This is not the end

Last updated 11:21 19/12/2012

Recently I witnessed a conversation on Facebook between two acquaintances in which one person was expressing a concern that something Big and Scary might happen on Friday (like the apocalypse) and another person saying that yes, it would be interesting to see what happens.

Let's just get this straight. When nothing spectacularly earth-ending happens on Friday, that will not be "interesting". It will be normal. If the dung really does hit the ceiling fan on Friday (it won't, but let's just say as a hypothetical that it did) then it also will very much not be "interesting". Documentaries about WWII are "interesting". Your husband's rollerskating Daffy Duck tie is "interesting". The Apocalypse is rather outside the scope of "interesting" and more in the realms of "AAAARRGHHHH!"

Trust me when I say that disaster and catastrophe do not keep appointments. They do not turn up at a predetermined day mystically divined by some ancient know-it-all. And I'm not talking about the Mayans, I'm talking about Harold Camping, who as recently as last year was predicting The Rapture, which, unsurprisingly, did not occur.

No, disaster and catastrophe make a big entrance when you least expect them, out of nowhere while you're sitting at your desk sending a tweet about Jennifer Love-Hewitt's bedazzled genitals* they turn your world upside down and introduce you to their friends Terror and Uncertainty*. One minute your life is completely normal, predictable and mundane. Then without warning nothing in your life will ever be the same again.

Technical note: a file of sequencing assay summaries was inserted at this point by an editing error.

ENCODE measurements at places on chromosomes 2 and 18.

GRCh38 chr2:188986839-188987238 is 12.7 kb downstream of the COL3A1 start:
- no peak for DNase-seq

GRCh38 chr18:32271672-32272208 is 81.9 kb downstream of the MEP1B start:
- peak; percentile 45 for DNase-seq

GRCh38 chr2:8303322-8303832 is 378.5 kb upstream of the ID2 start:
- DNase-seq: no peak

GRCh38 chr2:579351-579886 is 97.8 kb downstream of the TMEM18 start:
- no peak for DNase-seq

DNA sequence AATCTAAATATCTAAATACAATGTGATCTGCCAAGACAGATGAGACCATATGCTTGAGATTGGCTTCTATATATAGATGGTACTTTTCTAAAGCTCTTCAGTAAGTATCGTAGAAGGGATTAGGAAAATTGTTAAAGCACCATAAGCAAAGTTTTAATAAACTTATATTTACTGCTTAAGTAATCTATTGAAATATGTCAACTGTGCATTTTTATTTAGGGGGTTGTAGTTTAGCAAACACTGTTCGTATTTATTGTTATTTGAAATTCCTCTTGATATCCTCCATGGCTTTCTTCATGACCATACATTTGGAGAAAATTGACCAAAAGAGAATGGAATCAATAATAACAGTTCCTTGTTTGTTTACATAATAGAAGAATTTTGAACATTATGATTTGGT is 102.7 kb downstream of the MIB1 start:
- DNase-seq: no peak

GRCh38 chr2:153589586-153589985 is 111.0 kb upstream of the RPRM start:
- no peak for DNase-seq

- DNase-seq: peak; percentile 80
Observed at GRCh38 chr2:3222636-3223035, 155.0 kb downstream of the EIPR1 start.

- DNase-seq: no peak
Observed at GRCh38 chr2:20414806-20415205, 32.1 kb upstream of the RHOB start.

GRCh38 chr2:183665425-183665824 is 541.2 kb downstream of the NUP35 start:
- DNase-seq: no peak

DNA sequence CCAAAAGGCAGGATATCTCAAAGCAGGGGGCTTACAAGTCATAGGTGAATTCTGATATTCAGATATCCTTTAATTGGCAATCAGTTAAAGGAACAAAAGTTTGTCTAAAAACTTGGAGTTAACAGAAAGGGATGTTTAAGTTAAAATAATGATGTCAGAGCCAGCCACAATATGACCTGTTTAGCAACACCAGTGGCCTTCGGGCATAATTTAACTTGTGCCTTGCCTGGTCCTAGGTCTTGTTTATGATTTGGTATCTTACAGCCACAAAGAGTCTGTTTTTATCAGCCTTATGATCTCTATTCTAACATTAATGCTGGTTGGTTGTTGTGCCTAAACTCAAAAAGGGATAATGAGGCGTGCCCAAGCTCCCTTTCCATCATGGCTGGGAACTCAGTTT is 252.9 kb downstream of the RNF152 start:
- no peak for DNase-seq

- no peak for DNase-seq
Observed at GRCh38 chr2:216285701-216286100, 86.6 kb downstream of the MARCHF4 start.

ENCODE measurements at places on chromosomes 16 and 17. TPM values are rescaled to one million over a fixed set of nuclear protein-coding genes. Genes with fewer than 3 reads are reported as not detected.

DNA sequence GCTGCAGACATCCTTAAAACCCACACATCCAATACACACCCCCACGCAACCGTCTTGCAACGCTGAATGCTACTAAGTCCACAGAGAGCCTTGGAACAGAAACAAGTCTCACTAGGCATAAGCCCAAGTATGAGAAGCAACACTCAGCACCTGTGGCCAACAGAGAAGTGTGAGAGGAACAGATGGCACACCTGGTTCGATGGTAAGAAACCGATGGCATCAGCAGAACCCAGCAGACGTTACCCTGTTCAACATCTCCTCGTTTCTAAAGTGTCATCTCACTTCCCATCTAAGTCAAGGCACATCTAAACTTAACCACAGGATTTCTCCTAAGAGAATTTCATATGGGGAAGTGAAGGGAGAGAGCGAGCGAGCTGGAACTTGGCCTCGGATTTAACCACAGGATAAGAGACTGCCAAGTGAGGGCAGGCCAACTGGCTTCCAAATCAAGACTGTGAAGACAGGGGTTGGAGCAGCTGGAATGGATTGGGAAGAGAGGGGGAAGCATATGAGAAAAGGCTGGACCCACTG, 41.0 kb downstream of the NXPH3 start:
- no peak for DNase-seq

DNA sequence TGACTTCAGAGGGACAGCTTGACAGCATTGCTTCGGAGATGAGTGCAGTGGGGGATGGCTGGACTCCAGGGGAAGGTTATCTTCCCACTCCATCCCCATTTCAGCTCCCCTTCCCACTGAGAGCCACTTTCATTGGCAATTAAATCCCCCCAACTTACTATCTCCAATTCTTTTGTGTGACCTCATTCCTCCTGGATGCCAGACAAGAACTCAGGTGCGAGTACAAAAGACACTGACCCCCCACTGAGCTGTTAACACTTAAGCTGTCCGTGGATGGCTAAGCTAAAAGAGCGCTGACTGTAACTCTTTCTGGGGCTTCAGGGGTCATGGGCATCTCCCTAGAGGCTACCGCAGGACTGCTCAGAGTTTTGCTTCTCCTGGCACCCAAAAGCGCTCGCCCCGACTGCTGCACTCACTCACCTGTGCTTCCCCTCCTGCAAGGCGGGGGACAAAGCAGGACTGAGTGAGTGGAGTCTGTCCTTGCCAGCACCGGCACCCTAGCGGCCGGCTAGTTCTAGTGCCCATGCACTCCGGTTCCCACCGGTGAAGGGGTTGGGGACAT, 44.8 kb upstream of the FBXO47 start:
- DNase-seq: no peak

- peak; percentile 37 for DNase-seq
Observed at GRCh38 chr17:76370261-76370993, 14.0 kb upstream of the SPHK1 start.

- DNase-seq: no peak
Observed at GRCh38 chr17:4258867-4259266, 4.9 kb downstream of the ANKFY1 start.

A fact that 20 sets of parents in Newtown, Connecticut, know only too well.

My point is there is plenty of terror and destruction in the world that is actually real. We as a species have no need to invent terror for ourselves. Or if we do, that is what The Walking Dead is for. Prophesies of End Times are really pretty unnecessary and my own experiences with scenes of chaos and gathering up supplies and feeling as though the world was ending mean I have little patience for the imagined apocalypse fantasies that people might be indulging in. Unless they involve John Cusack who, even after being in some terrible films, I still find strangely hot...

Moreover, I hold no truck with people who take a punt each way, holding their breaths to see if "something" happens on 21/12/12...while continuing to buy Christmas presents.

You can't have it both ways. You can't have a nagging worry that the world will end and also be concerned about whether there will be enough roast spuds for everyone at Christmas lunch. Either you genuinely think the Big Bad is on its way or you don't. If it's the former, you should be spending your time saying sorry for every crap thing you've done in your life and telling your family that you love them. If it's the latter then you should just carry on as usual and not "what if" about it.

Do you know any apocalyptic fence-sitters and are they starting to annoy you? Will you be relieved when Friday comes and goes uneventfully, not because you were worried, but because it means that people will let their "2012" fixations go?

* Apparently this was what I did immediately before the big quake hit on February 22. I don't really remember as things got much more "interesting" after that.

** I have the perverse notion that somewhere in the world there are sisters who are named misspelt versions of this.

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